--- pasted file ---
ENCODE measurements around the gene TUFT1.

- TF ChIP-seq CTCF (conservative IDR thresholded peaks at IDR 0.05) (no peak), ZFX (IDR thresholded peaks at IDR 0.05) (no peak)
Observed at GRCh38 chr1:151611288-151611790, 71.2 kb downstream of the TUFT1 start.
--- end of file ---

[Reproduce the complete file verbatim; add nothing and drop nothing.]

ENCODE measurements around the gene TUFT1.

- TF ChIP-seq CTCF (conservative IDR thresholded peaks at IDR 0.05) (no peak), ZFX (IDR thresholded peaks at IDR 0.05) (no peak)
Observed at GRCh38 chr1:151611288-151611790, 71.2 kb downstream of the TUFT1 start.